This is what I meant when I referred to the growing reactionary strain in Indian cinema starting with the 70s. Back in the 1950s, you had a mainstream film like Paying Guest starring Dev Anand and Nutan where the lead couple practically live in together prior to marriage. Yet it is a very relaxed film with no axes to grind and no attempt to either glorify Culture A or denigrate Culture B.

    Some of the films that come out today seem kiddish when compared to those early films.

  8. It is also a film about talking and analysing and counter-analysing, one that opens with a monologue by Raghu (Sushant Singh Rajput) about Indian society’s many hypocrisies when it comes to love and marriage: why can’t two people be left alone to work out their own romantic issues, without everyone else jumping on their back like Betaal did to Vikram?

    Every society works the way it does for a good reason. One thing that baffles me about mainstream Indian cinema today is its constant benchmarking with an "ideal" world which doesn't exist anywhere.

    Unlike what these films have to say about the West, most people even in US/Western Europe do settle down in their lives. In fact people in stable marriages often do better economically than people in broken families.

    Having said that nothing is written down in stone! Social mores evolve with social/economic milieu. What works in Scandinavia may not work in India or for that matter even in US! What works here may not work in an Islamic country.

  9. Totally Bakwaas story getting all great reviews. 2.5 stars only for outstanding Parineeti Chopra, pretty Vani Kapoor and enjoyable first half due to good direction and music. But pretty bad that 2 intelligent girls keep falling for a dumb good looking dude who runs away from his marriage and later asks the same girl how she had felt that time. Ok that these guys want to live together but why they keep running away on the wedding day time and again nobody knows. People run away from marriage only if they love someone else or if they are not interested in marriage in the first place. But here the guy agrees for the marriage, leaves his beautiful to be bride for some other girl whom he was not even sure of meeting again; & forget about proposing to her. Guys don't behave like this. They get married and later start an extra-marital affair if it works. Later one of the girls runs away when the boy seemed committal and then comes back again. WTF? She could have talked to him, cancelled their marriage and lived together without marriage. The other girl who was ditched on her wedding day wants the same boy to be her boyfriend again when they met later. ???? Normal girls would have just ignored him or given him a tight slap. In all there is nothing pure, desi or romance. It is a story of fake confused characters with videshi values who think physical bonding is romance. Where is the heart and where are the emotions that bind two people in love?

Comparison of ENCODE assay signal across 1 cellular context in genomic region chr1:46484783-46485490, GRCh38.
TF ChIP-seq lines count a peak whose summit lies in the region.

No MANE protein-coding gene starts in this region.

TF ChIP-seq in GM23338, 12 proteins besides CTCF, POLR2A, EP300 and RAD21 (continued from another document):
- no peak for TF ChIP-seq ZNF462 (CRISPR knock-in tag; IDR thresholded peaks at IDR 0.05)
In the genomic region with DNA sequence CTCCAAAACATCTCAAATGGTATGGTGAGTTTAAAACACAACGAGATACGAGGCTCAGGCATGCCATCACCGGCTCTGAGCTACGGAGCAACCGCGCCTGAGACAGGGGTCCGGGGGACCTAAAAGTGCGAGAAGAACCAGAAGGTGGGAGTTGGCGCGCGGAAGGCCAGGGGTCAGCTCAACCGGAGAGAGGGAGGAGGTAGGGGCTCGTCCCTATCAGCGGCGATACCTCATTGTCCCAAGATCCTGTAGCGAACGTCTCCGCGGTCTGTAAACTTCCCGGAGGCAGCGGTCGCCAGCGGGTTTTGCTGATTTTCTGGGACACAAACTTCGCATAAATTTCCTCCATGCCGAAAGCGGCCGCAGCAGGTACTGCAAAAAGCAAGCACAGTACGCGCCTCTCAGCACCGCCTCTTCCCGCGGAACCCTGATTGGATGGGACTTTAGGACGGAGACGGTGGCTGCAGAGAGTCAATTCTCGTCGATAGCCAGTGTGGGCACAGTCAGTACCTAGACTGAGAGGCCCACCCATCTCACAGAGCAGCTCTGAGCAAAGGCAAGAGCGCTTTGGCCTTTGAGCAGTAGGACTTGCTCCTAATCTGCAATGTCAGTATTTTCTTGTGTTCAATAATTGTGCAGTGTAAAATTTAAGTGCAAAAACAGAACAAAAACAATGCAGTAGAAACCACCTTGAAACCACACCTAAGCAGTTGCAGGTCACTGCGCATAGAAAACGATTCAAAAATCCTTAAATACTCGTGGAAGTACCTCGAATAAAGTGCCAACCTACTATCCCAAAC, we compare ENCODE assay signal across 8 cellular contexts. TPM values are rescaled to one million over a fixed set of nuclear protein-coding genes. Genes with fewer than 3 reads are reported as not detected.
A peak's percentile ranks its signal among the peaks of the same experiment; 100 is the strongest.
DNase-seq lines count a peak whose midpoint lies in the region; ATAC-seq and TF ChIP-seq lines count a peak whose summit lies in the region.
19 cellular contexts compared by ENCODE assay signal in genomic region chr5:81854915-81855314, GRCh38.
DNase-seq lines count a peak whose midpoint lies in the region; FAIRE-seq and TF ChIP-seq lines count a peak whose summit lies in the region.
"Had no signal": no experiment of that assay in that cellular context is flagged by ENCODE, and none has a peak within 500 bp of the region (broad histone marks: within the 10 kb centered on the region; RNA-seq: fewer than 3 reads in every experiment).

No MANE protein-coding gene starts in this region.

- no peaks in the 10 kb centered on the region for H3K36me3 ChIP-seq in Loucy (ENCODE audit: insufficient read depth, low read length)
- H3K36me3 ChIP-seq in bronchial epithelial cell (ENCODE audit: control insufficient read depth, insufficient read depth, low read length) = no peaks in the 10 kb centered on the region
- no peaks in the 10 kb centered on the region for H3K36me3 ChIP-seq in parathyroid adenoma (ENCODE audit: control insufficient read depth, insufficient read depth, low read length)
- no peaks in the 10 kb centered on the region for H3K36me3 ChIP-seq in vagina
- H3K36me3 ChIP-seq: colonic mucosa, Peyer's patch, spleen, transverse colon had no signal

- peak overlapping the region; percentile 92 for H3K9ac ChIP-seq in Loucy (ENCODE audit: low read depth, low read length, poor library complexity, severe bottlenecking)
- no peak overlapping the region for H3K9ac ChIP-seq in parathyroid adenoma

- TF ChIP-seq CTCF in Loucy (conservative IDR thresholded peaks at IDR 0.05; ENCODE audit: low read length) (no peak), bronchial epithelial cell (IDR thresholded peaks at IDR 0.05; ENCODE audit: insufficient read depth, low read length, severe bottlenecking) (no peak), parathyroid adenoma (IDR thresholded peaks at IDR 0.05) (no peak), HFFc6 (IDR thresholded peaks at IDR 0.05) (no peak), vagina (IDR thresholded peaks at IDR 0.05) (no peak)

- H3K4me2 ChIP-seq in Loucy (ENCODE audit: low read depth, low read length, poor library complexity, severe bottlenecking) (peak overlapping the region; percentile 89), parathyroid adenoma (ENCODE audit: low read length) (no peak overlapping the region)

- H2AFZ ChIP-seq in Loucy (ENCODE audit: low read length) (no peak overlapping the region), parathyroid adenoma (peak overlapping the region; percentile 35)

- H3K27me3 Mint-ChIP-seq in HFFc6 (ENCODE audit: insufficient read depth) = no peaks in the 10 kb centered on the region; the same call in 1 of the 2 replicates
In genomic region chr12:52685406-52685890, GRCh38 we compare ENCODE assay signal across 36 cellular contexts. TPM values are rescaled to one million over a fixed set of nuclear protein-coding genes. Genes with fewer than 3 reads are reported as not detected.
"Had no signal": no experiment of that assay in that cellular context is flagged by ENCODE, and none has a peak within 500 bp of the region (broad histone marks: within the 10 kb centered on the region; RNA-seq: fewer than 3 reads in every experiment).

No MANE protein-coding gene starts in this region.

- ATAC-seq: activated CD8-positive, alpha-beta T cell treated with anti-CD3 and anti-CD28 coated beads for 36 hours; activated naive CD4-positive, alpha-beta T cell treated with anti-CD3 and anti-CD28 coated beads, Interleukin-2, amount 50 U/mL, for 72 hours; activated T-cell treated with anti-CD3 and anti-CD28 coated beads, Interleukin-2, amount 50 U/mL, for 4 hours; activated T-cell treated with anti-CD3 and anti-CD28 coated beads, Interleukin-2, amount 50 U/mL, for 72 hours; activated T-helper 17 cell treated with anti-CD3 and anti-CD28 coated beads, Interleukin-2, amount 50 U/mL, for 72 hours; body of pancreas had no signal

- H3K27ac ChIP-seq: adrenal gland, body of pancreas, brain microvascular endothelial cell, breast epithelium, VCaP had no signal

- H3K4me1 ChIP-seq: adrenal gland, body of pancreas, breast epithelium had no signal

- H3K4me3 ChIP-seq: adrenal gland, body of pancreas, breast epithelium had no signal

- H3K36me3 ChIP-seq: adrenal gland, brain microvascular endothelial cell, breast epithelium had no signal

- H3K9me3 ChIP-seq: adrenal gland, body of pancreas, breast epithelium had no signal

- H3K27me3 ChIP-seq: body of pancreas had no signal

10. I personally loved the movie specifically the way it ended, it was not what I expected. I also loved the way Jaipur was shot in the movie. I did find it pretty unconvincing that in a city like Jaipur one can sustain a live in relationship just by saying that the partner is a brother.

    Your review also surprised me, I thought you would mention the breaking of the fourth wall somewhere ;)

  11. I thought you would mention the breaking of the fourth wall somewhere

    Nightwatchmen: your comment surprises me. Did you miss this bit? ...or even a Woody Allen film where characters directly address the viewer, self-consciously investigating their own motivations and actions